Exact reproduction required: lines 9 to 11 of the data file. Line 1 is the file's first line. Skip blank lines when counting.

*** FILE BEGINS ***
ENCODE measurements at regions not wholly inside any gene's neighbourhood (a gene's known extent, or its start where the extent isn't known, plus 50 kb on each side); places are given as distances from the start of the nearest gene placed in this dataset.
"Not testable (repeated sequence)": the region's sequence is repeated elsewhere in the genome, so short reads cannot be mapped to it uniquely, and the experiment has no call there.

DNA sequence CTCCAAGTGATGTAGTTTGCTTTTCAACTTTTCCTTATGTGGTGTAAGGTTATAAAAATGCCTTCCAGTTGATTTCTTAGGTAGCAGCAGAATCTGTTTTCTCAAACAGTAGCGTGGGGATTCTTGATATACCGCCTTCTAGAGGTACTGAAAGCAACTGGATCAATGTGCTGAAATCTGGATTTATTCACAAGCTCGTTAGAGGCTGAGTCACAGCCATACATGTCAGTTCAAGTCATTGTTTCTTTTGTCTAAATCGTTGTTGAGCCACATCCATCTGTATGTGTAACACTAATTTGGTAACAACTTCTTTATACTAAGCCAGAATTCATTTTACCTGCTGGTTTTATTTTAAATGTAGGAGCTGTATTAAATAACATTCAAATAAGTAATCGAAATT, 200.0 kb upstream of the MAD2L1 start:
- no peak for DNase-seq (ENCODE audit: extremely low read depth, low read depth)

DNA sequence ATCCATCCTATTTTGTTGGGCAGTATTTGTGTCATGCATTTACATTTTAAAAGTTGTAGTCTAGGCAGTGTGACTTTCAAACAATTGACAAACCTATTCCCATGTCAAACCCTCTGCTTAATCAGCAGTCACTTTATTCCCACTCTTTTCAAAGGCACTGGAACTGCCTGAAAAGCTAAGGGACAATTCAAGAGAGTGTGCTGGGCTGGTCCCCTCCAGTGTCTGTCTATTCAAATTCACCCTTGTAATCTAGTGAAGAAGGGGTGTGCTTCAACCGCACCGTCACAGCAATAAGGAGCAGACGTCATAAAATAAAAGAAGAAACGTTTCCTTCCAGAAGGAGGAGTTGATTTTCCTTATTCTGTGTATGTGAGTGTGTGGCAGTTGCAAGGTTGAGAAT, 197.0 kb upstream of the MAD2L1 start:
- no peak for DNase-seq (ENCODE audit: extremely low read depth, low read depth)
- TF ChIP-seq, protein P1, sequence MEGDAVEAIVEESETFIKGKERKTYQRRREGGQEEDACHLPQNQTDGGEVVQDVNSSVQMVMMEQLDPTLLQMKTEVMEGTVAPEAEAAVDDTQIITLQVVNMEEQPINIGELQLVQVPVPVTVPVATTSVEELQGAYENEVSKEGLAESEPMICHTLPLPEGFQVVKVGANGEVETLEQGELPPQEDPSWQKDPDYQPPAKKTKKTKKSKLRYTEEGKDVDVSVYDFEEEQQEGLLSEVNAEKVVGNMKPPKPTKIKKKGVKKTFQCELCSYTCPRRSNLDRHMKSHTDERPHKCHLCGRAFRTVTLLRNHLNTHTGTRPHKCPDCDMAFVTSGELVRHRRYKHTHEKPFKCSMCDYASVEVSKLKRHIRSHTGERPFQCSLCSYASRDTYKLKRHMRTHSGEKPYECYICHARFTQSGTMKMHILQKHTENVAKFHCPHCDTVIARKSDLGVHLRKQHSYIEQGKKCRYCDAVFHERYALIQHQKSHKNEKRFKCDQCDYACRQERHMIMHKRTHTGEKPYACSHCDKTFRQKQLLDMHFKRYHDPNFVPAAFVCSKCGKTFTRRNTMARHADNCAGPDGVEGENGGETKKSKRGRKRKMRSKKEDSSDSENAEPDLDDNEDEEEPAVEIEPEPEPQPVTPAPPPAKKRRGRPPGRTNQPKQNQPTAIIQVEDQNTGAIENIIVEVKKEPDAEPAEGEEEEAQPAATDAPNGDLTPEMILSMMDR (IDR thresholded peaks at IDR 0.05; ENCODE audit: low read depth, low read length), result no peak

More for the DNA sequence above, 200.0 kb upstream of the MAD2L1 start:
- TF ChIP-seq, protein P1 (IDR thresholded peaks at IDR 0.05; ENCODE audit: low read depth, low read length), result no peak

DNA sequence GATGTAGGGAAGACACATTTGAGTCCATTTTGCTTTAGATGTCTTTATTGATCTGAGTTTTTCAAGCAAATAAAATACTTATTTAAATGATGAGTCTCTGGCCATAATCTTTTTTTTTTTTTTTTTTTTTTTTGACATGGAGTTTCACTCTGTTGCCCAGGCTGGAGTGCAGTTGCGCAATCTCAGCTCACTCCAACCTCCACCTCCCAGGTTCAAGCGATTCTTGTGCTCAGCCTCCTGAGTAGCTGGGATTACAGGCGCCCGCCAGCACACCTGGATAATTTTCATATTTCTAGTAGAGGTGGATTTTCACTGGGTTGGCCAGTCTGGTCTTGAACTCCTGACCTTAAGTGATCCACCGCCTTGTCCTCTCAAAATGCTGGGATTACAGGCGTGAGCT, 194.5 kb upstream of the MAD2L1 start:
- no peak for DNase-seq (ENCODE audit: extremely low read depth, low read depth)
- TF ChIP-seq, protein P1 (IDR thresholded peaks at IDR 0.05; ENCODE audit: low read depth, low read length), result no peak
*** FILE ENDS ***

- TF ChIP-seq, protein P1 (IDR thresholded peaks at IDR 0.05; ENCODE audit: low read depth, low read length), result no peak

DNA sequence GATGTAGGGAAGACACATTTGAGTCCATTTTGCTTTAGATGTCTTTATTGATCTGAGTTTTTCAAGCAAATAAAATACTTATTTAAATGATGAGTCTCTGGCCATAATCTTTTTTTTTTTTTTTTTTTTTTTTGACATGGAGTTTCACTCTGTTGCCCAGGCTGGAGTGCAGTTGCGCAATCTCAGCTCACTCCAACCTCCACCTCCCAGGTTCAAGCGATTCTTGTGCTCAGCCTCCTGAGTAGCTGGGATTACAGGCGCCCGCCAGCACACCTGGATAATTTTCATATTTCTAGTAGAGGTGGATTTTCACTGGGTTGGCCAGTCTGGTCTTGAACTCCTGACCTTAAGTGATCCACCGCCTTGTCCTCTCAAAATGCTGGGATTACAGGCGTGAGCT, 194.5 kb upstream of the MAD2L1 start:
- no peak for DNase-seq (ENCODE audit: extremely low read depth, low read depth)